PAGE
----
This is a great book for those who want to learn about chess openings in a simple format! As a chess teacher, I tell my students that the opening is the foundation upon which the entire game is built! The first step to getting good at openings is to fully understand “opening principles.” Don’t simply memorize an opening because unless you understand the underlying principles, you’ll not fully be able to understand the reasons behind each move.

388 pages — publ in 2010 — $15.99 — ISBN-13: 978-0470603642

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FCO: Fundamental Chess Openings

by Paul Van Der Sterren

From page 34 of the book, (the Meran variation of the Semi-Slav version of the Queen’s Gambit Declined):

This is White’s most natural move, allowing Black to head for the Meran by taking on c4. However, it says much about the respect in which Black’s following moves are held that practically every legal move in this position has been tried to steer the game in a different direction. Still, even the most widely accepted of these alternatives, 6 Qc2, is not particularly dangerous for Black.

The above quotation is just a small part of one example among hundreds: This huge chess opening book gives the reader detailed verbal explanations for these many openings.

480 pages (paperback version) — published in 2009 — $21.78 — ISBN-13: 978-1906454135

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Detailed Chess Openings Books

Reviews two huge books on openings: Modern Chess Openings (MCO) and Fundamental Chess Openings (FCO)

A Review of Modern Chess Openings, 14th edition

The number of moves per page in NCO tends to be two to three times that in MCO, which is a very significant factor in NCO’s favour. By contrast, MCO includes verbal comments in its notes, and NCO does not.

Beginner Chess Book

For the player who has played less than twenty games (or who has not yet played a game of chess), losing all or nearly all of them, the best book is ‘Beat That Kid in Chess.’

Chess Book for a Novice

This is promoted as an ideal chess book for the “raw beginner,” the player who knows the rules of the game but hardly anything about how to win.

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Chess Openings for Beginners

Let’s take a practical approach, not with long opening lines to memorize but with ideas for getting the advantage early in a chess game. This assumes your opponent is a beginner, with little knowledge and understanding of chess openings. In the following diagrams, put yourself in the position of white.

White moved e4 in the beginning

Diagram-1 (white moved e4)

If you have the white pieces, consider moving e4 for your first move (The pawn in front of your king moves two spaces forward). This pawn move frees up a diagonal for your bishop at f1. In addition, your pawn at e4 will then have some control over the d5 square, one of the four most-central squares on the board.

What if your opponent moves a pawn on the edge of the board? Consider what could follow when your opponent repeatedly makes that king of mistake:

Black's first move is a5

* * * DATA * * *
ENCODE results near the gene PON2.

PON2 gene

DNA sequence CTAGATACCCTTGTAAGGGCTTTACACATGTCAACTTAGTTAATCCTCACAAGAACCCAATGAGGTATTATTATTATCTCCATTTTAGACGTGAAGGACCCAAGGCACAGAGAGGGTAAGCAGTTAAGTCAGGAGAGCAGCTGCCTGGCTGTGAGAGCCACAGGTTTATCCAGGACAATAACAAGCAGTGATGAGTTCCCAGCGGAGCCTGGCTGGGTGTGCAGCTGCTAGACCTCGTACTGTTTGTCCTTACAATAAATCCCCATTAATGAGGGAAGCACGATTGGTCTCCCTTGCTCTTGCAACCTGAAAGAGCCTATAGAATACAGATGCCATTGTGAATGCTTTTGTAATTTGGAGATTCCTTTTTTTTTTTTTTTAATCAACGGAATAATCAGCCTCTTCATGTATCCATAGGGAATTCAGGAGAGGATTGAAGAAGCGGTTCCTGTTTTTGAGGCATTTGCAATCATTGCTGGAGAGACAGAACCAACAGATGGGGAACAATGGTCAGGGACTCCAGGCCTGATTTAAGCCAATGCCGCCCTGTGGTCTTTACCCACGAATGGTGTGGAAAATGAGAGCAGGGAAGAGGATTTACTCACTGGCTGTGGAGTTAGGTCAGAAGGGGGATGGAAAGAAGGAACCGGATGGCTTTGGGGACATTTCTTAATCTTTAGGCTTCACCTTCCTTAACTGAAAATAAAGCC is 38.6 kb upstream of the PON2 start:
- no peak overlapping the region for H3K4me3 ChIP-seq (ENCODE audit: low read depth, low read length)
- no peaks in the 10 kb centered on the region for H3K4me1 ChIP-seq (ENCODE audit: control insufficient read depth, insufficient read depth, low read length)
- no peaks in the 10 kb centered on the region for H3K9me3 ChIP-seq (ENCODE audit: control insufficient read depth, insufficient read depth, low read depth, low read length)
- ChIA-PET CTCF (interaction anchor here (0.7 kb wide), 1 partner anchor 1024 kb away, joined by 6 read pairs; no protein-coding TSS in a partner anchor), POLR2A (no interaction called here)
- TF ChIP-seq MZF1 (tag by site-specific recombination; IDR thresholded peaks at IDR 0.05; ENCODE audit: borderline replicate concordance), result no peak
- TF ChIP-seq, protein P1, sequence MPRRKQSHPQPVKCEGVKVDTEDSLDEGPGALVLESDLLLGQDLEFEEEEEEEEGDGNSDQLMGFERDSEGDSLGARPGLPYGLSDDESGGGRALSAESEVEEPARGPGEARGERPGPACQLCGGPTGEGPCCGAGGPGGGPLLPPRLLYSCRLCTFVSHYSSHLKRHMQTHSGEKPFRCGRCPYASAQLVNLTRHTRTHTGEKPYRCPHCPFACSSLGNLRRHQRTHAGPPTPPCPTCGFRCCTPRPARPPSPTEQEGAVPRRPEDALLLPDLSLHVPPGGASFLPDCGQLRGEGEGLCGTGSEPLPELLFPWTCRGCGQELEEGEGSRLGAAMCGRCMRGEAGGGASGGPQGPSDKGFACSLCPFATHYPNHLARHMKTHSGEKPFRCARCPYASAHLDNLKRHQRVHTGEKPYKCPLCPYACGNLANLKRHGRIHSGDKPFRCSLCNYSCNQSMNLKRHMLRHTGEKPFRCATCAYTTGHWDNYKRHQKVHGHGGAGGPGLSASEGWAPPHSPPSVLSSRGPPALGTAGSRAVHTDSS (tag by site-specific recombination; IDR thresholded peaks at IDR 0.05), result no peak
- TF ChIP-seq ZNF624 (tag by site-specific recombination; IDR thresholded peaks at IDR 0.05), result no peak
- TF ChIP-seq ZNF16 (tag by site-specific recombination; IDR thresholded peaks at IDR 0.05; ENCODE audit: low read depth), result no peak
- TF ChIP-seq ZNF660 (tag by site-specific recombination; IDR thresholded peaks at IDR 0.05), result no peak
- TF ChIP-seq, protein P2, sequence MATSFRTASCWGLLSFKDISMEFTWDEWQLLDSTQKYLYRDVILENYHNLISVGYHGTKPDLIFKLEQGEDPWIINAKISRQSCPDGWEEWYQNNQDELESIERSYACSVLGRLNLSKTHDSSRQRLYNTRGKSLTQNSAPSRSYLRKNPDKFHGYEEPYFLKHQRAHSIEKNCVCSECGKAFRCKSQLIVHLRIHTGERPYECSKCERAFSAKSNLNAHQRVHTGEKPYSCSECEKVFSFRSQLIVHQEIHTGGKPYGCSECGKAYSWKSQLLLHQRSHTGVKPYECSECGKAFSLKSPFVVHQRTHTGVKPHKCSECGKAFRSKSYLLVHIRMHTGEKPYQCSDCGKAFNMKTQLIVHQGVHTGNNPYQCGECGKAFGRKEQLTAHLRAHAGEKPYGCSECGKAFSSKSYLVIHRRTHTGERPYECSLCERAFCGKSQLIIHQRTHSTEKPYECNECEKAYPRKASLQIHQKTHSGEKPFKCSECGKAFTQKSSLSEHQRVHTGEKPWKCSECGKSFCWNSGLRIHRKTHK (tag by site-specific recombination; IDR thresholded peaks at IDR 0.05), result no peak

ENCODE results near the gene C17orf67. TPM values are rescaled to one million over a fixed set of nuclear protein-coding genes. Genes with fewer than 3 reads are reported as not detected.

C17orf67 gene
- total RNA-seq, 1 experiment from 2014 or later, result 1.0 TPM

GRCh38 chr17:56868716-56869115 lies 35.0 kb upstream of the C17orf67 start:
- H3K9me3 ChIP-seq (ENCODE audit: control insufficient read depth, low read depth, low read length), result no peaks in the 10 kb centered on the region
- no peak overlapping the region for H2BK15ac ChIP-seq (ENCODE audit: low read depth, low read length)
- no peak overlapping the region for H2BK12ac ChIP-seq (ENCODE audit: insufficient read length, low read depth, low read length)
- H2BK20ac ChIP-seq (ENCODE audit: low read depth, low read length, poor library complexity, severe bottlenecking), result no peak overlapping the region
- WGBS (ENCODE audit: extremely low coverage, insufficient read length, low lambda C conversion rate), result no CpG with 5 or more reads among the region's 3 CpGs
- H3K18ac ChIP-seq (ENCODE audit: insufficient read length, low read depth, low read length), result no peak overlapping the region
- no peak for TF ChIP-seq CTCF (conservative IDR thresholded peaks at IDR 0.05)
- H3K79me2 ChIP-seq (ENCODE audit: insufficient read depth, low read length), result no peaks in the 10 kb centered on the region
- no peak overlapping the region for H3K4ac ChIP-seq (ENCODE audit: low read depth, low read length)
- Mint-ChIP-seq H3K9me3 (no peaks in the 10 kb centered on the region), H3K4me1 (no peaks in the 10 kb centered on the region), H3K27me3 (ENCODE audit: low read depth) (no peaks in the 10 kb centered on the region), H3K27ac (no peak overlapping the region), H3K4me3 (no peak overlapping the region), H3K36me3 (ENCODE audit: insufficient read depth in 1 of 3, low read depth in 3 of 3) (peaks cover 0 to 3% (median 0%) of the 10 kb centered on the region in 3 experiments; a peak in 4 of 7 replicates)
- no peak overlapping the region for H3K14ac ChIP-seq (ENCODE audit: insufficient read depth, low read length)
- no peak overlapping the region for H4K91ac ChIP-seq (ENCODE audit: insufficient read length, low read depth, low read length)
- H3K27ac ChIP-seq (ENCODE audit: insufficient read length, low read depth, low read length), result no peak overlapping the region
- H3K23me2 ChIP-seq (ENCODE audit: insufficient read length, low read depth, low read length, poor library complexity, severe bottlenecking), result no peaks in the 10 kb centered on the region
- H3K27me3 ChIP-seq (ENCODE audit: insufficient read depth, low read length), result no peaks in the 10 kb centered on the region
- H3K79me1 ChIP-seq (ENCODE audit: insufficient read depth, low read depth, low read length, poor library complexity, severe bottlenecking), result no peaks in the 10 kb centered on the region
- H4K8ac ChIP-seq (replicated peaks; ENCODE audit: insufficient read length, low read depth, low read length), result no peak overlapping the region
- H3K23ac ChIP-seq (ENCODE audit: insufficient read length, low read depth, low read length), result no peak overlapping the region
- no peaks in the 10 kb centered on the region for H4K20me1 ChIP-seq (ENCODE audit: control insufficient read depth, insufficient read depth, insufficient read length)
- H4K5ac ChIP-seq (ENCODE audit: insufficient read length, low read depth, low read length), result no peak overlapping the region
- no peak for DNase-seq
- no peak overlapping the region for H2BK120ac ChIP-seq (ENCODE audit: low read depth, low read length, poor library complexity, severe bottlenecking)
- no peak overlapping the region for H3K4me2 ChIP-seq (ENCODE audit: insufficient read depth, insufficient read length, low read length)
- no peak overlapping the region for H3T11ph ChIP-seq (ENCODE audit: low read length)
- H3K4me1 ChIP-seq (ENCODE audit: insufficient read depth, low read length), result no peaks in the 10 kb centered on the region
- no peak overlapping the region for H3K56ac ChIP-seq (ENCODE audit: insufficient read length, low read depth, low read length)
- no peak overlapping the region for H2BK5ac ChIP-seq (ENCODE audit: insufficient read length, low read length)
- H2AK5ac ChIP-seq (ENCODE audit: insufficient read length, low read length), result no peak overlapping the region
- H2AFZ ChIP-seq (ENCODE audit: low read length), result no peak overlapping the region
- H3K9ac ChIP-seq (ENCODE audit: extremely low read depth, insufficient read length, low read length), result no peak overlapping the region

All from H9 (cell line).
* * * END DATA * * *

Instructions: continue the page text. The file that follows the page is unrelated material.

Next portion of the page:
Diagram-2 (after black moved a5)

That move by black (a5) was a mistake, but not so serious a blunder that you can take any immediate and dramatic advantage of it. Just continue making sound developing moves, especially with your knights and bishops.

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This white knight controls two center squares

Diagram-3 (white moved Nf3)

By moving your knight from g1 to f3, two move central squares are coming into your control: d4 and e5. And that knight is becoming active, ready for combat.

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black again moved the a-file pawn

Diagram-4 (black moved a4)

By the second move by black (pawn to a4), it appears your opponent is ignorant of chess opening principles. Instead of developing a knight or moving a center pawn, your opponent is wasting time pushing the pawn on the a-file.

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white developed a bishop with Bc4

Diagram-5 (white moved Bc4)

By moving that bishop from f1 to c4, you continue to activate your minor pieces. In the opening, it’s called “developing your pieces,” and it usually refers to the knights and bishops. In Diagram-5, we see that your bishop is pointing toward a weak square in black’s position: the f7 square.

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Black's third move, e5, is a mistake

Diagram-6 (black made a mistake: e5)

In Diagram-6, we see that your opponent has made a blunder in moving the e-pawn forward to e5. That would have been a great first-move for black, but now that pawn is lost.

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White moved Nxe5

Diagram-7 (white captured the pawn that was on e5: Nxe5)

Black gave away a free pawn. When you captured that pawn at e5, with your knight, you also threatened a knight fork by that knight. If your opponent does not prevent it, you can capture that pawn at f7.

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h5, overlooking a knight fork by white

Diagram-8 (after black moved a pawn: a5)

It looks like your opponent, moving the h-file-pawn to h5, overlooked your knight-fork threat. Notice that the bishop at c4 and the knight at e5 both point towards black’s pawn at f7.

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The white knight forks black's queen and rook

Diagram-9 (white captured the black pawn at f7)

This is a common form of a knight fork. Your knight captured the black pawn that was at f7, and your opponent’s queen and rook are both threatened at the same time, by that knight. Since a queen is more valuable than a rook, black should now move the queen, perhaps to the e7 square. You can then capture that rook, getting a material advantage, even if you opponent can eventually capture your knight, for a rook is generally more valuable than a knight.

This is one example of how you might take advantage of opening mistakes made by your opponent.

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Chess Opening Tip for Beginners

There are four squares where the knights will influence the center of the board. The center is prime real estate on a chess board.

Sicilian Defense – Chess Opening

White has a number of alternatives to this  defense in the Sicilian. This means black needs to  be prepared for  each of them.

Test – Chess Openings

In the first few moves of the game,  the minor pieces (knights and  bishops) need to be developed,  meaning they need to move off the  back rank . . .

Queen Versus Rook End Game

The key pattern called diagonal (named by Derek Grimmell) appears to have these characteristics, in the queen-versus-rook end game of chess . . .

New Chess Book for Beginners

‘Beat That Kid in Chess’ was created to prepare the early beginner to win a game of chess as quickly as possible.